- Pupils and optic nerve function (visual acuity, relative afferent pupillary defect, colour impairment and brightness sensitivity).
- Neurological examination (if a systemic problem is suspected).
- The most common is the patient's (or your) eye drifting away from the nose target. If this is happening, gently remind them throughout the test to keep fixing on your nose.
- This technique compares the patient's visual field with yours, so it does assume normal examiner visual fields!
- Visual fields in infants can be crudely assessed by making use of their involuntary fixational reflexes. First get the child's attention in a frontal gaze and while the child is watching your face, silently bring an interesting toy in from the periphery. This is a tricky process and eyes cannot be tested individually but, if you can manage it, valuable information will be gained.
Amsler grid testing
This assesses the central 10° the visual field. It detects central and paracentral scotomas. See the separate article on Examination of the Eye (go to 'Macular function' under 'Examination of function' heading) for details on performing this easy test.
Other examinations in a GP surgery
Visual field defects may stem from neurological or ophthalmic problems. Depending on what the history and findings so far suggest, a full neurological examination or further examination of the eye may be warranted.
To find details on how to test the optic nerve and use an ophthalmoscope, refer to the separate article Examination of the Eye.
There are a number of techniques used in specialist practice. They fall into one of two categories: static or kinetic perimetry.
This is the most commonly used assessment. An 'on/off' light signal is presented throughout the patient's potential visual field and the patient clicks every time they see the signal. These automated machines can assess various amounts of the visual field (10° to full field).
These are sensitive tests but are difficult to perform in that the patient has to be able to understand the instructions and respond appropriately. The tests may take time and can be very tiring for the patient. Thus, frail individuals who may tire easily, patients unable to sit still for long or unable to follow the instructions will get unreliable results. Even if the patient can follow what is going on, a temporary loss of concentration can affect the results. Pupil size, refractive error and artefacts (drooping eyelid, thick spectacles' rim) may also affect the result if not taken into consideration. To some extent, this can be detected by the machine but if the defect is very subtle, it may take a few readings to confirm its presence.
A few different types of static perimetry tests can be used of which Humphries' is the most common.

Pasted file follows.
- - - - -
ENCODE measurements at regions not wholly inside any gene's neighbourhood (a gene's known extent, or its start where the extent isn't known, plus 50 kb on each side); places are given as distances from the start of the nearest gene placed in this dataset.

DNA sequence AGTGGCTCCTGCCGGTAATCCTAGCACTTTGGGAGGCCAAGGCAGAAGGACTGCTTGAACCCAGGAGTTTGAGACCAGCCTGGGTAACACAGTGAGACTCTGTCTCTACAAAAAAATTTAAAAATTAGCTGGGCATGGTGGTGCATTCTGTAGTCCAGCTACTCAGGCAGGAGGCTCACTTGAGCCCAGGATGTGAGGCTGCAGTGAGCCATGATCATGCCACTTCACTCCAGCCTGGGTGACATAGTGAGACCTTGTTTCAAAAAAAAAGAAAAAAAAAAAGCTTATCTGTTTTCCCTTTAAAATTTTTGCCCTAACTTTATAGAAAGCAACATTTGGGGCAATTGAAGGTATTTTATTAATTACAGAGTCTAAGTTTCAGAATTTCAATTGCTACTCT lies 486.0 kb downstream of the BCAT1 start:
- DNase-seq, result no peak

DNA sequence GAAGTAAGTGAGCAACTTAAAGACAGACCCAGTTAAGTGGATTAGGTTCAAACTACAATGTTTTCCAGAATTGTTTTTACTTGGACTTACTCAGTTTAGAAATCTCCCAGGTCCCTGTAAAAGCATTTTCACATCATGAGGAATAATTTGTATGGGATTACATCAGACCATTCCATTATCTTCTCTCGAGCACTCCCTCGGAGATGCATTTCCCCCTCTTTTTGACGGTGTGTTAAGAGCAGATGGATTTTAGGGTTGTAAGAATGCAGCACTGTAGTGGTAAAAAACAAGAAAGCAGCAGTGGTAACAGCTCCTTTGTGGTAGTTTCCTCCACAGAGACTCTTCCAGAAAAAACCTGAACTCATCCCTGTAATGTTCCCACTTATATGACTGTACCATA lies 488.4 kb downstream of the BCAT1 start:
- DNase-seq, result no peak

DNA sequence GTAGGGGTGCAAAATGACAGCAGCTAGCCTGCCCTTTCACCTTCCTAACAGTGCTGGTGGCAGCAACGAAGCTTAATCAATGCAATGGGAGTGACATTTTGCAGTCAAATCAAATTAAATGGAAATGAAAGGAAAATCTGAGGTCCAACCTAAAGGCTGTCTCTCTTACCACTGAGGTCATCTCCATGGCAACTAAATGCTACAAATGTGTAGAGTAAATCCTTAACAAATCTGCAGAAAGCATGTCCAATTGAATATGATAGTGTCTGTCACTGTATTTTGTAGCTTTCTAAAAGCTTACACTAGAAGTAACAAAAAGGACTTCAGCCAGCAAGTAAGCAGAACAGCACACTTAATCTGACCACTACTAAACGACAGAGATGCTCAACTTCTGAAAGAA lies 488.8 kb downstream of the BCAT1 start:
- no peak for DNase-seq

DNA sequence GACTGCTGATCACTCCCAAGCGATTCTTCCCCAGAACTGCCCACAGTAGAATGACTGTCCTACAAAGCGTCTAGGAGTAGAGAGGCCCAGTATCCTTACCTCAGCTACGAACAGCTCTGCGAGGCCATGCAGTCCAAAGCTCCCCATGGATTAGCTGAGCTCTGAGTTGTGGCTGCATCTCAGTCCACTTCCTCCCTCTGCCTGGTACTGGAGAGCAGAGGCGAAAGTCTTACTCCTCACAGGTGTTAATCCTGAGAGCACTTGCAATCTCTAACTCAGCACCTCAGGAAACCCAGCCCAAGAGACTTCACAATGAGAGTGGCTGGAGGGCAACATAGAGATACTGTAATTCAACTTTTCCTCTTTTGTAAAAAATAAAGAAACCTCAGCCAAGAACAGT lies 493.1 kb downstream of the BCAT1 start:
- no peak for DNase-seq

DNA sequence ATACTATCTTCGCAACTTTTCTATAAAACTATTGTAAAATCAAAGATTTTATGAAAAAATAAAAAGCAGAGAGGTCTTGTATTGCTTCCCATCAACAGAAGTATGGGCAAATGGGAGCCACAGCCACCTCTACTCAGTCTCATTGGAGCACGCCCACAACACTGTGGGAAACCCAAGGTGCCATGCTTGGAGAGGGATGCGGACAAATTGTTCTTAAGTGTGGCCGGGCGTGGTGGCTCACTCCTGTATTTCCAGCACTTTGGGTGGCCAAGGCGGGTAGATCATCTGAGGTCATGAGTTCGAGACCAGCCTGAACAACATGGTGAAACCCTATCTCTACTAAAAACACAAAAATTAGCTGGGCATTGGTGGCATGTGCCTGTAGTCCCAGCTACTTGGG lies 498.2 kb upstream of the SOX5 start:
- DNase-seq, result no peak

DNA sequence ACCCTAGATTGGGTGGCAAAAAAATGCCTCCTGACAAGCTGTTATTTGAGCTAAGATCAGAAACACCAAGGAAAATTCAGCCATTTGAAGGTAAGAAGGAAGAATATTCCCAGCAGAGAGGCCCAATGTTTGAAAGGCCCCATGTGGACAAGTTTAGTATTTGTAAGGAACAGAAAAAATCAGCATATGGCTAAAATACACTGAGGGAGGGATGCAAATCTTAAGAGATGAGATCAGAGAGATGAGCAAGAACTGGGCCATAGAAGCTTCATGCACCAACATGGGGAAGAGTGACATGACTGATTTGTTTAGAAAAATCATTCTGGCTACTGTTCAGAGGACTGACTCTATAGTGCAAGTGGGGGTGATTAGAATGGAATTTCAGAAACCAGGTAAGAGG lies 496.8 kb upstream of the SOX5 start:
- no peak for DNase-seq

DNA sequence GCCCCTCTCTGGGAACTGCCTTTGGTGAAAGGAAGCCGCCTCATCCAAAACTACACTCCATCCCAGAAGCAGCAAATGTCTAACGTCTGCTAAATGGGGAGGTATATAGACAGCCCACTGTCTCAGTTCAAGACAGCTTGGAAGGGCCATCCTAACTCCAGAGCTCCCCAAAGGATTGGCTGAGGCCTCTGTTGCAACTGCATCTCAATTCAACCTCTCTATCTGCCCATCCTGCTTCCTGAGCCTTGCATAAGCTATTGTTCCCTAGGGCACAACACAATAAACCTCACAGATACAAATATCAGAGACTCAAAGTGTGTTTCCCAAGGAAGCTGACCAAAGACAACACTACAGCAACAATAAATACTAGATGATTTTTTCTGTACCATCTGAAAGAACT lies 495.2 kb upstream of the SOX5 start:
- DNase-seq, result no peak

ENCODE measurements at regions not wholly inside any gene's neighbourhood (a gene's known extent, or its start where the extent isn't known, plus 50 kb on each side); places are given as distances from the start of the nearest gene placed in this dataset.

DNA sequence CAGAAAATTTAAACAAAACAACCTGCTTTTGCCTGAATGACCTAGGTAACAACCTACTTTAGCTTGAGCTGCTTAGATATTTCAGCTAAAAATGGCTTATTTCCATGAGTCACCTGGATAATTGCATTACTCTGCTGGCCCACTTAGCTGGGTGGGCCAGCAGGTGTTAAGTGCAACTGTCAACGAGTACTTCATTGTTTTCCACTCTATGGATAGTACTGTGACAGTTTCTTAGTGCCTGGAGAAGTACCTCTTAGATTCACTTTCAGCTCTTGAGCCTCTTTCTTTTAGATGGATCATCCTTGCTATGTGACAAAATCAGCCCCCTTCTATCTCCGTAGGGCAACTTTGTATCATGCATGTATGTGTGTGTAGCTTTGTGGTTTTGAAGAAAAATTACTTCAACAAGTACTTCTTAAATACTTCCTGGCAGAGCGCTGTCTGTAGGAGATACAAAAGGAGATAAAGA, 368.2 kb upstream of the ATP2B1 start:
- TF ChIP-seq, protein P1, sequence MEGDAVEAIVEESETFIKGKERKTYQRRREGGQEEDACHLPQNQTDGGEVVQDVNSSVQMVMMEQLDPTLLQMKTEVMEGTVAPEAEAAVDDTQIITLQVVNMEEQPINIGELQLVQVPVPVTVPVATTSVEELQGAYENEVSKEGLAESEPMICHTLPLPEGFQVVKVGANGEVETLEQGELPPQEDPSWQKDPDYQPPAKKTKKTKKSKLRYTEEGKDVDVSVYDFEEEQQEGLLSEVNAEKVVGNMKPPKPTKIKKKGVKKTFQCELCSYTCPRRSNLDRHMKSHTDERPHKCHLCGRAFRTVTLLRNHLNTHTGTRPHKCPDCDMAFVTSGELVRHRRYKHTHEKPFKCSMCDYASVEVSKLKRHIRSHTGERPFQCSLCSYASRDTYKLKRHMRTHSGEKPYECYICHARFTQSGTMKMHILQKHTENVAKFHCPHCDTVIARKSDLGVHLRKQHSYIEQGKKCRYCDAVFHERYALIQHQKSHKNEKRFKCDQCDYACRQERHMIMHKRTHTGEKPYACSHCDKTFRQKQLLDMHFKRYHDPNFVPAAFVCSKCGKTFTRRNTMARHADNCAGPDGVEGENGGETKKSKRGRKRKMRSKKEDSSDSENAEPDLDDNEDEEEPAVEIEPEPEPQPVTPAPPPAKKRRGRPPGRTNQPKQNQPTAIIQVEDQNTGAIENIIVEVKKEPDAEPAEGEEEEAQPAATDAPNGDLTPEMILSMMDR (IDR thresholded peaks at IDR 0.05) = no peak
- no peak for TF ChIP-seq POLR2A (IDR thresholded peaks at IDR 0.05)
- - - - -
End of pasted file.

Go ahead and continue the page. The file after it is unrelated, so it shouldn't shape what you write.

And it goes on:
This presents a moving stimulus from a non-seeing area to a seeing area. It is repeated at various points around the clock and a mark is made as soon as the point is seen. These points are then joined by a line (an isoptre). The process is repeated with a point of lesser luminescence and another isoptre is created. Thus, a number of isoptres are plotted and you have a chart of the maximal peripheral vision for each (decreasing) level of brightness.
The most commonly used kinetic test is Goldmann's perimetry. It tends to be used for more neurological conditions, although not exclusively so. It is also used where there is suspicion of functional rather than organic problems, as a characteristic pattern of spiralling isoptres may be seen. Goldmann's perimetry also has its limits and can be affected by ptosis, refractive errors, tremor and inadequate operator skills.
Interpretation of your findings
Having elicited a visual defect, the patient needs referring on for further confirmation of the defect and investigation. However, you may find the following useful for your own investigative work.
- The visual image is projected through the lens on to the retina upside down. The macula is responsible for central vision. Fibres from the macula feed into the temporal part of the optic nerve at the level of the retina, and gradually migrate to the central part of the optic nerve at the optic chiasm.
- The information from each eye is split at the chiasm, with the medial fibres (lateral visual field) crossing to the opposite side and the lateral fibres (nasal visual field) passing to the ipsilateral optic tract.
- Thus, information from both eyes concerning the same part of the visual field passes to the same part of the visual cortex (left half of visual field in right optic tract) via the optic tract, geniculate body and optic radiation.
Lesions at the level of the retina
These affect one eye only.
- Retinal detachment and occlusion of blood vessels at a level smaller than the central retinal artery or vein, give defects with boundaries in the horizontal meridian.
- Retinal detachment tends to be fairly rapid in onset. It may follow trauma or there may be predisposing factors. It may be preceded by floaters and flashes before what the patient describes as "a curtain" coming across the visual field. A crescentic red or orange slip of detachment may be apparent at the periphery of the retina.